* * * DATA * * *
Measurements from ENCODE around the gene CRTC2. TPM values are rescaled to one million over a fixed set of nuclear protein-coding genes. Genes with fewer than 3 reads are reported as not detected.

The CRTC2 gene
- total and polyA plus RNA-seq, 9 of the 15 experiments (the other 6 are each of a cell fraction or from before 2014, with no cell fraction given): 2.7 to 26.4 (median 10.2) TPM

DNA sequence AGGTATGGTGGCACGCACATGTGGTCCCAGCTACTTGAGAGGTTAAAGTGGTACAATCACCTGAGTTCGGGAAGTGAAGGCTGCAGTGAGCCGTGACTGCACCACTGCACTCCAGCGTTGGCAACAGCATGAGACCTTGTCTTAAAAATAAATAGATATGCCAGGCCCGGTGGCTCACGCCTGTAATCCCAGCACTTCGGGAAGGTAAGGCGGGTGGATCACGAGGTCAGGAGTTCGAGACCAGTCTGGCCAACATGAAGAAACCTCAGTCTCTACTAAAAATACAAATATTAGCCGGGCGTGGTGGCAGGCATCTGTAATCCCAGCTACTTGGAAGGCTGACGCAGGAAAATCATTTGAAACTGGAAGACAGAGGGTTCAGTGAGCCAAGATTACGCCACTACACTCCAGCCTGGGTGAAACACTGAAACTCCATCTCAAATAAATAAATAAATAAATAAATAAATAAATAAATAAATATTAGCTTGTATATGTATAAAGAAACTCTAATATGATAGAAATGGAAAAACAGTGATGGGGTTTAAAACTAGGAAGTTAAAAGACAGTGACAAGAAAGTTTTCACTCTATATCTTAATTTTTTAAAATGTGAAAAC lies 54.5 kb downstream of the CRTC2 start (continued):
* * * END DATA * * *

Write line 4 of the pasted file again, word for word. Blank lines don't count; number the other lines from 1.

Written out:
DNA sequence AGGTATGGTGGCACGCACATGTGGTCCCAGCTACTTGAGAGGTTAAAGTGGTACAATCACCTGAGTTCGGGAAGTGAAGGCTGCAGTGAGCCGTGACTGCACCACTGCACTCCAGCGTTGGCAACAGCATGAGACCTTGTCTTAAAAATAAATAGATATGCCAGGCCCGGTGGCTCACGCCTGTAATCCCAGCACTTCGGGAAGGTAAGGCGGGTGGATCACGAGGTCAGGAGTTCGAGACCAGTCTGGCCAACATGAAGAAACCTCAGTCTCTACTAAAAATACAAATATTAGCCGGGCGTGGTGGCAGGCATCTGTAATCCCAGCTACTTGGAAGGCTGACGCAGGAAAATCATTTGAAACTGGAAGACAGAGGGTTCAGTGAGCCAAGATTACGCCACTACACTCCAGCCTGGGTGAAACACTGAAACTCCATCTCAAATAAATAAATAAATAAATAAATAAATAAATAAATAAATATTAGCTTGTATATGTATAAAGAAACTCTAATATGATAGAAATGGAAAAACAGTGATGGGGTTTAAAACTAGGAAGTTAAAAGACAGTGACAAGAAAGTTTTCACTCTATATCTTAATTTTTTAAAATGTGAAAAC lies 54.5 kb downstream of the CRTC2 start (continued):